one position in the debate on common law, customary law and indigenous IP
in Australia.  And it's one that is the most contentious, since the
concessions by all actors are considerable. Certainly, there's an
idealistic dimension to such a notion of indigenous IP: why, one might
ask, would international IP regimes even bother to pay attention to
indigenous IPR, especially if it impinges on the economic interests of
TNCs and challenges the ideology of the state? And, at a practical and
political level, to what extent can a non-indigenous legal system
accommodate the peculiarities of indigenous customary law whereby the
former does not have to make excessive concessions to the latter? My paper
didn't intend to present easy answers.  Rather, it sought to pose
questions, problematise assumptions, and suggest possible strategies.

I also think it is crucial to remember that indigenous peoples are not
trapped in some sort of timeless time - the sort of non-place that is
represented in colonial and some contemporary anglo-euro-american
discourses nostalgic for the "noble savage".  To the contrary, many
indigenous Australians have no difficulty with maintaining ideas and
protecting practices of cultural heritage alongside their participation as
entities within market economies, be these in areas like cultural tourism
and creative production in the culture industries, for instance, as they
shift into informational economies.  It's the un/conscious racists,
hypocritical humanists and the culturally impaired who tend to have a bit
of trouble with this sort of thing.

>And as for knowledge, IP certainly does not protect that. Copyright,
>for example, does not protect _ideas_, it only protects the
>expression of those ideas in a given form. If I hold a new theory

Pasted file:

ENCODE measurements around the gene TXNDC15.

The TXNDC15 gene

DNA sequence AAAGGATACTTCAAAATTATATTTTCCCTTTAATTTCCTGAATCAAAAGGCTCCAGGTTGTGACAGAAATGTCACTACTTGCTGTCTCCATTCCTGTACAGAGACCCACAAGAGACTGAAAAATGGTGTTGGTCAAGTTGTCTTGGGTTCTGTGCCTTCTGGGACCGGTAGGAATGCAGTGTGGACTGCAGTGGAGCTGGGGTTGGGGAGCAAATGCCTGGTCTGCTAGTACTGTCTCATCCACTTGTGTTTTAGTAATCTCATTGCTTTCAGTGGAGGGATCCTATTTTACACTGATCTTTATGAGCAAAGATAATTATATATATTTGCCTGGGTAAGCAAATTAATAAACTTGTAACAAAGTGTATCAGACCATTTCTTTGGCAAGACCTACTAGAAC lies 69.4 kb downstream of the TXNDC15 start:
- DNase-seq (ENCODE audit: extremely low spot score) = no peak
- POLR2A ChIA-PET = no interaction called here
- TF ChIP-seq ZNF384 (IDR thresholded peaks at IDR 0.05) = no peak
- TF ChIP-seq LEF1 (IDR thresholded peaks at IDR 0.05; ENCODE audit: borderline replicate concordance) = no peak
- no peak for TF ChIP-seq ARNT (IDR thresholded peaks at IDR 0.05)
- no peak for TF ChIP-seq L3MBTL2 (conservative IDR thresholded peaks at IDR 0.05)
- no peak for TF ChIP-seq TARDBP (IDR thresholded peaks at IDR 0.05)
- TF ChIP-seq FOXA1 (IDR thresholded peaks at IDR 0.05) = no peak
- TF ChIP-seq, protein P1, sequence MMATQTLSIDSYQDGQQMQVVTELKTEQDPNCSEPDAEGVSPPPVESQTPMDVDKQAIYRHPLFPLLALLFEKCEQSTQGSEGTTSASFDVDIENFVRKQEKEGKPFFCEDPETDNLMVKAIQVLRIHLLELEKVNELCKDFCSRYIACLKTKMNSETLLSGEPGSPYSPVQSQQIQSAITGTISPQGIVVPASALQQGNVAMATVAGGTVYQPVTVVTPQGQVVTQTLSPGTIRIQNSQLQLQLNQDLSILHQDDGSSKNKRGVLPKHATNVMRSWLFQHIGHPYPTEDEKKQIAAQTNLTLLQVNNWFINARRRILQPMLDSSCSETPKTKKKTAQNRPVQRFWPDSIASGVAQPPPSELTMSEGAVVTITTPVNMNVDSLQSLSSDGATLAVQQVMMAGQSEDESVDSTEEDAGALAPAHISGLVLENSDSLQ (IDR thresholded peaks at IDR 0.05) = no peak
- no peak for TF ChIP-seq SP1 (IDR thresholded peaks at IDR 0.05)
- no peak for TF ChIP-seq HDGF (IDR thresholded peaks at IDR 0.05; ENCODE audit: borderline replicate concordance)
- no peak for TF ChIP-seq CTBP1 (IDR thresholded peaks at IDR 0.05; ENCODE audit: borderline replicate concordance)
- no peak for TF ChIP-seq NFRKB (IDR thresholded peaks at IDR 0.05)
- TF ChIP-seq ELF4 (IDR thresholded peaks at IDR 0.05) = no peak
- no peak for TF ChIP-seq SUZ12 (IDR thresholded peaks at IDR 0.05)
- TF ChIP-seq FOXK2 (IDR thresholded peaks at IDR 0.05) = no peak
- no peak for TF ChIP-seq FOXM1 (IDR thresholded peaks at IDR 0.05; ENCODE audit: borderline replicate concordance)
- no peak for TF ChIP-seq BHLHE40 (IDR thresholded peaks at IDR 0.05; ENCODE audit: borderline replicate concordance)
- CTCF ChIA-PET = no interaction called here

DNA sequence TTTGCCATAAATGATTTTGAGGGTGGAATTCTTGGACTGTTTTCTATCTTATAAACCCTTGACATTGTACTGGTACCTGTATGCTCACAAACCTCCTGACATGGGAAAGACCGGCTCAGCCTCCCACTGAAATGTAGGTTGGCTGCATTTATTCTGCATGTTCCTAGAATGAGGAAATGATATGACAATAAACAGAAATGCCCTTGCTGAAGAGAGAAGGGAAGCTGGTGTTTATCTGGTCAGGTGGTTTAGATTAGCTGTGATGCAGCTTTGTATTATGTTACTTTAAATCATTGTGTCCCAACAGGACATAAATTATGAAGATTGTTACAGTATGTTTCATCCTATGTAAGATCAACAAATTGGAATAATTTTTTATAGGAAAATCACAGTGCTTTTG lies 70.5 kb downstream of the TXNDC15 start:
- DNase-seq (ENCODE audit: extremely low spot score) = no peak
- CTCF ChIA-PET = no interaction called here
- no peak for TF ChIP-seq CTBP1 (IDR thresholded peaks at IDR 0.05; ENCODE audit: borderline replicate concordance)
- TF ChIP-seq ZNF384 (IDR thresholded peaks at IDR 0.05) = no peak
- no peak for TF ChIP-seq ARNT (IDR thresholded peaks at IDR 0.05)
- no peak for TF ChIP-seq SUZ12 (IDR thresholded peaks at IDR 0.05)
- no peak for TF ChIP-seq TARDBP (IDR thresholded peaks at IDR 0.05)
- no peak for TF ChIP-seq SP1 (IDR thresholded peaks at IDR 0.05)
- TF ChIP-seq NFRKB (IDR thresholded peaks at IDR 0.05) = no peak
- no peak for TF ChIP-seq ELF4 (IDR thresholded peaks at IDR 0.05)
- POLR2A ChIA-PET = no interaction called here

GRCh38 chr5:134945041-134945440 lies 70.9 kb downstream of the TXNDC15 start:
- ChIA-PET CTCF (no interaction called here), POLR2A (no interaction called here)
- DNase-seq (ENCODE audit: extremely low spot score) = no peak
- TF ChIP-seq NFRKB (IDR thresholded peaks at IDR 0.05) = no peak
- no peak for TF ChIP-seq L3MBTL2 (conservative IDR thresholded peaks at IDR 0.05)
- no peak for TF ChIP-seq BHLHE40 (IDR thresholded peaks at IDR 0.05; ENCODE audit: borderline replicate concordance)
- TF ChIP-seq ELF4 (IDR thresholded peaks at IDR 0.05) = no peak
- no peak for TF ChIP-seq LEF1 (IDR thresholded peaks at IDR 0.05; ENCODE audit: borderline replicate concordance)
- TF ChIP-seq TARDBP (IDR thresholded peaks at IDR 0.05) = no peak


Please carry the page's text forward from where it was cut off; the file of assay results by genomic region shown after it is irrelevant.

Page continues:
>about the universe, and I write a book about it, I can copyright the
>book, but not the theory.
>Now, you can patent a _process_, and in some cases the difference
>between _process_ and _knowledge_ gets sort of murky -- i.e.,
>software patents. But a number of sensible parties have noted that
>this murkiness has led to massive abuse of the patent system and will
>hopefully get sorted out, sooner rather than later.

These are issues that I don't have enough understanding about to comment
on.  Certainly, they seem crucial ones, and I'll consider them carefully
in the revision of the paper. It's interesting that a process can be
patented.  Quite scarey in fact!  My understanding of indigenous cultural
production, limited as it is, is that there is a processual dimension that
figures in important ways - a concern with the process of production, for
example, the constitutive relations, rather than the end product itself,
as seen in the production of artworks, for example.  The final product
though, can often be of considerable signficance and in need of copyright
protection, though, as it enters a market and cultural economy that
exchanges and collects indigenous art - another sort of process in which
the culturally restricted economy of indigenous dreaming (or law) is then
subject to exposure to audiences (and markets) who would otherwise not
have access to this law precisely because such access is considered a
violation of customary law.  That's a closure of "open source" for you; a
case of indigenous IP law at work.

>Can we be more specific about what we mean by "open source", by the
>way? Lots of people are using this term for lots of different things,
>and I think consensus on what this actually means may be elusive.
>I think the specificity might be important, because the original
>"open source" movement has to do with software, and I don't think
>it's at all a given that culture can be expressed within software.
>(As somebody who both programs object-oriented software and writes
>arts criticism, perhaps I shouldn't think this, but I do.) But were
>you talking about the "open content" movement or something similar?

I'm glad there's no question over something like the pretty basic notion
of cultural capital here, as in Mile's confused post. (Cultural capital -
or cultural knowledge or information, if that makes it any easier Miles -
is something we all possess to varying degrees. As such, it is subject to
the power relations we all inhabit.)  You're right to pick up on my lack
of specificity here Francis with respect to my use of the term 'open
source'.  I've used it in a general sense as a way of referring to the